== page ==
The Coronavirus has in some way damaged everyone who qualifies for this support money. 

The Coronavirus doesn’t just affect families. It has also taken a toll on many businesses, as well as the economy. 

Retailers such as Apple, Barnes & Noble, and General Motors have closed to prevent the spread of COVID-19. Just like families, some businesses are large enough to survive temporary closures, but smaller businesses are struggling when it comes to the rate of slowing business. 

Grace Prep parent and Business Club Sponsor, Derrick Kinney, is a financial advisor in Arlington, and spokesman for several business news outlets.

“Some businesses may bounce back fairly quickly while others may not make it or may eventually be forced to close,” said Kinney. “For anyone who may lose a job during this economic crisis, I would suggest they continue to build and refine their skills so they position themselves for new and better future opportunities.” 

Not only are businesses being influenced by this catastrophe, but the economy has definitely been altered in many ways. 

The restaurant industry has been hit particularly hard with estimates between 7 and 17 million workers being laid off by June. This prompted #TheGreatAmericanTakeout campaign to help support our favorite restaurants, and companies like DoorDash cutting commission fees to help.

GPA Alumni parent Greg Hall is with Spring Creek Companies, and had to initially close all of their Mexican Inn Cafes and some of their Spring Creek Barbeques.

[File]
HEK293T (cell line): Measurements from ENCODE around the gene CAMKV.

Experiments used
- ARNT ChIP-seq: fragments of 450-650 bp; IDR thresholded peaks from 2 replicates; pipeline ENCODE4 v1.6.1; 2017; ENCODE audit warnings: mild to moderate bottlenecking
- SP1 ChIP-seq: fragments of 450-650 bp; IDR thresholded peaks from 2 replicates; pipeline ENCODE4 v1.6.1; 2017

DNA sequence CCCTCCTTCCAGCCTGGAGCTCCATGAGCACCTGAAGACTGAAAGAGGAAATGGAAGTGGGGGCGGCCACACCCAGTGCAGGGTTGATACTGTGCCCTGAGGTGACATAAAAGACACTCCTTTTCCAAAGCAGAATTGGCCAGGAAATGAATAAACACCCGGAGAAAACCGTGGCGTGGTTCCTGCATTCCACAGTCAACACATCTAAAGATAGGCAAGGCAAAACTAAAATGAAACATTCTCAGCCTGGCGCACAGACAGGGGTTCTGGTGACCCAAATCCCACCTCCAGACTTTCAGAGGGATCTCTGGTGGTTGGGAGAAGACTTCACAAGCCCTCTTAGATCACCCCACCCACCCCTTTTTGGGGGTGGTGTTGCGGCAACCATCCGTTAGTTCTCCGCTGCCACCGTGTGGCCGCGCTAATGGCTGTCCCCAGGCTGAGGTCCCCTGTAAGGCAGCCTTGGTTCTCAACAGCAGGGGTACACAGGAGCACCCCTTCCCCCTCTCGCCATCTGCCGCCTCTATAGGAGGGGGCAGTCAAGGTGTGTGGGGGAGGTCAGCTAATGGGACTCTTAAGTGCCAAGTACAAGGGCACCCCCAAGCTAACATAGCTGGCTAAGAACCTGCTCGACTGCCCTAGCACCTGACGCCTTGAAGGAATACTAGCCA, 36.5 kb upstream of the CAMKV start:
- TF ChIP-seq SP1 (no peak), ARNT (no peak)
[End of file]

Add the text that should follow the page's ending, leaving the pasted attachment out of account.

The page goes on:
“We are so fortunate to be a family-owned company,” said Hall. “I have witnessed what I would call pure acts of selflessness, sacrifice, and in some cases heroism from hourly staff (many of whom are teenagers), office personnel, operations managers and leadership all the way up to the ownership. I am equally amazed and gratified by the outreach from our loyal guests and partners in the community.”

Spring Creek Manager, Lee Sanchez, hands food to a waiting line of customers in cars at the Spring Creek Barbeque in Mansfield.

Thanks to community support, they have been able to reopen a few of their Mexican Inns and all of their barbecue restaurants for take-out and delivery only.

Although the Coronavirus epidemic has affected the employment and monetary realm, it has also disturbed the health and well-being of millions of individuals nationwide. 

According to the Hill, 80% of US coronavirus deaths are people from ages 65 and up. 

The states with the most number of cases include New York, Washington, Louisiana, and California. 

Globally to date, there have been 166,256 deaths related to COVID-19.

The coronavirus and the flu have been compared numerous times, and the question people are asking themselves is: How is the coronavirus different from the flu? However, this question cannot be answered due to how new the virus is. The flu has been around much longer than the coronavirus, so doctors have been studying it for decades, but the coronavirus hasn’t been around long enough to release a lot of information about it. 

Thankfully, now over 700,000 Americans have recovered from the virus and researchers are working diligently to make a vaccine, but that can take two years. In the meanwhile, blood transfusions from recovered patients and a combination of medications are proving to boost recoveries.